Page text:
Populism, Democracy and Authoritarianism
Populist leaders, movements, and parties who claim to represent "the people" (however defined) and challenge political establishments have shaken up the traditional political order in many countries around the world in recent times. Yet, the populist label is loosely applied to a wide range of political phenomena, on both the left- and right-wings of the political establishment. It includes iconic figures as Juan Peron and Hugo Chavez in Latin America, as well as Marine Le Pen, Matteo Salvini, Beppe Grillo, and Jimmie Akesson in contemporary Europe--not to mention Donald Trump and Bernie Sanders in the United States. Many followers of such leaders see populism as providing a corrective to flawed or failed representative institutions under democracy. Critics of populism, on the other hand, believe it has intrinsic authoritarian tendencies, and thus see populism as a serious threat to democratic rule.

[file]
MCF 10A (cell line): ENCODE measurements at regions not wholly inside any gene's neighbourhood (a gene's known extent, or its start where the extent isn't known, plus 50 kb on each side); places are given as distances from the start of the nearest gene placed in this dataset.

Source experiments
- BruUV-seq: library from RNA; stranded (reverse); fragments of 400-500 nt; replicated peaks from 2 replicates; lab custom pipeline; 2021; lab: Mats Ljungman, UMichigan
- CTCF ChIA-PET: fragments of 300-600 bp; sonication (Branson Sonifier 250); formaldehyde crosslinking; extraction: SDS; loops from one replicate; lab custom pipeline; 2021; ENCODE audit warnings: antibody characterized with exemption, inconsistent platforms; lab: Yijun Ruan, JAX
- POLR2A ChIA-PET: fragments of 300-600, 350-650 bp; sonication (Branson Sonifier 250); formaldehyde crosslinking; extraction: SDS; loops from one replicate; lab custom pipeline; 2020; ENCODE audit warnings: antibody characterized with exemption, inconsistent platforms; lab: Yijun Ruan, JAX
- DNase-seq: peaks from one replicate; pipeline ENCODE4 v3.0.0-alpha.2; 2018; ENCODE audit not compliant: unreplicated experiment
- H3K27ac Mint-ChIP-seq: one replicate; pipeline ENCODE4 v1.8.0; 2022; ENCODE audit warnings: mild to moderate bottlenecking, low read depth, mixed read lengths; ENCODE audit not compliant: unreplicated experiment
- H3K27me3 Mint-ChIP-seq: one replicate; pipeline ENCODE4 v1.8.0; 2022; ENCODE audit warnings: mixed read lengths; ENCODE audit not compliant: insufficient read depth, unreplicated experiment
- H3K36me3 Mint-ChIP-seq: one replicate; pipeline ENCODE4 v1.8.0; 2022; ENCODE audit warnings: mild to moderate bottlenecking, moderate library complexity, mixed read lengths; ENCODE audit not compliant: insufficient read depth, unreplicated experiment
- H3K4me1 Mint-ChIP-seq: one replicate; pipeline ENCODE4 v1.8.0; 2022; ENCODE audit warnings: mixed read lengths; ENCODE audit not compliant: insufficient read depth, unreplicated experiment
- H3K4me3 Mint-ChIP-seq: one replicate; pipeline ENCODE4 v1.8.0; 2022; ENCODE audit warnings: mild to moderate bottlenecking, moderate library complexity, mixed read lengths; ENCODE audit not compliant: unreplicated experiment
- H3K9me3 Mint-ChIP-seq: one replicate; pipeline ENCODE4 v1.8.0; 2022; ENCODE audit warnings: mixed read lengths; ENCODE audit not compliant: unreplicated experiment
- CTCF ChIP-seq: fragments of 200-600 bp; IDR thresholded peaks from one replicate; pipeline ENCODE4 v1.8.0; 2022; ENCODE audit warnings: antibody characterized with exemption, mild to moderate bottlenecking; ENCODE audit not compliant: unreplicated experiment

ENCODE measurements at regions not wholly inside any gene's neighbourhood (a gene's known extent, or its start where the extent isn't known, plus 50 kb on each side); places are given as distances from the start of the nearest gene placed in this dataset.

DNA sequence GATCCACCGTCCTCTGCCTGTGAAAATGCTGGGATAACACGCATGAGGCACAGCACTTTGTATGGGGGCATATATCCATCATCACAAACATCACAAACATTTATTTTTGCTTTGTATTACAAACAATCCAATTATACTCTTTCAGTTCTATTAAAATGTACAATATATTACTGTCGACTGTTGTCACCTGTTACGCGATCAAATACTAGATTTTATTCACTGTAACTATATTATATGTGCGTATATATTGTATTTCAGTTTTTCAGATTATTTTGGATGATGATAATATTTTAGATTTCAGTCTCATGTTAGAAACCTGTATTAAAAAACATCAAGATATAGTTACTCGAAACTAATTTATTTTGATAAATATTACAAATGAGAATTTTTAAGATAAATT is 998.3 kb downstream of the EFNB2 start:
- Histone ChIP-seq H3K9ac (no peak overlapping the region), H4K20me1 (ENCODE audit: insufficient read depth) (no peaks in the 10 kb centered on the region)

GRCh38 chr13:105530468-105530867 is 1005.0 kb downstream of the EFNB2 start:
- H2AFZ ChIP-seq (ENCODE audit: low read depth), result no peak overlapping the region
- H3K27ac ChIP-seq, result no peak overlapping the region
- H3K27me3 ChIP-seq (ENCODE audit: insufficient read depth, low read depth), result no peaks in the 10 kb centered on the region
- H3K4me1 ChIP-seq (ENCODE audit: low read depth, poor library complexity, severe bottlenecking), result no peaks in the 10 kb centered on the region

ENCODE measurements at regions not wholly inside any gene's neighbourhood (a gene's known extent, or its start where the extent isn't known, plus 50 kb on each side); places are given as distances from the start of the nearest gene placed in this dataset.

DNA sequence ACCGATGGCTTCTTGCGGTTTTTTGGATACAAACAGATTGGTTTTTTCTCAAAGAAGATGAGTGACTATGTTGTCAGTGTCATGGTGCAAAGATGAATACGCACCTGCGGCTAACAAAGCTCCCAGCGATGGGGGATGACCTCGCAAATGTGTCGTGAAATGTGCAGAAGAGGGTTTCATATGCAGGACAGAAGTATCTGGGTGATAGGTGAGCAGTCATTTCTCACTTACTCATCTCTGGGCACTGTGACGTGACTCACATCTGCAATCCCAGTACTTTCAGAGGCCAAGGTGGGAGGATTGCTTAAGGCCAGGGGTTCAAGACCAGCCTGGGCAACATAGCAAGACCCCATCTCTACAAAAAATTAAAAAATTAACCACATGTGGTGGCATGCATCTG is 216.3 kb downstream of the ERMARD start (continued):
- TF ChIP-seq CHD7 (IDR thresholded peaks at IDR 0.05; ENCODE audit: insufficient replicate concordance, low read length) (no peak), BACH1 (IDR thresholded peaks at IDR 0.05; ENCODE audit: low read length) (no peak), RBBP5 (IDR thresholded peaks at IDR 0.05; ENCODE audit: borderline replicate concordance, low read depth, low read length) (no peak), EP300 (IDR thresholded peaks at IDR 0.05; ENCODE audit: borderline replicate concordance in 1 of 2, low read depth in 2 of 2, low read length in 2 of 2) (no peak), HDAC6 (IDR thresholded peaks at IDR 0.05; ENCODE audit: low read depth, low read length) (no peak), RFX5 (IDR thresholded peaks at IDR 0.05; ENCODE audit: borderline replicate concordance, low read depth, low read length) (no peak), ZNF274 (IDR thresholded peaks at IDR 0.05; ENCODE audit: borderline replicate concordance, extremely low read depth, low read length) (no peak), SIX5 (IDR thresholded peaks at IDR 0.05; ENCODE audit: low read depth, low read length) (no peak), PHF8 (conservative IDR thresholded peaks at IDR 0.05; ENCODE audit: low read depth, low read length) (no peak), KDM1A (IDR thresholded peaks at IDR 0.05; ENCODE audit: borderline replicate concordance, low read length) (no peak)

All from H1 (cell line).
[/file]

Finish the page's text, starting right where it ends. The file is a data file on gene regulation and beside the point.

Students enroll in GOVT 3284.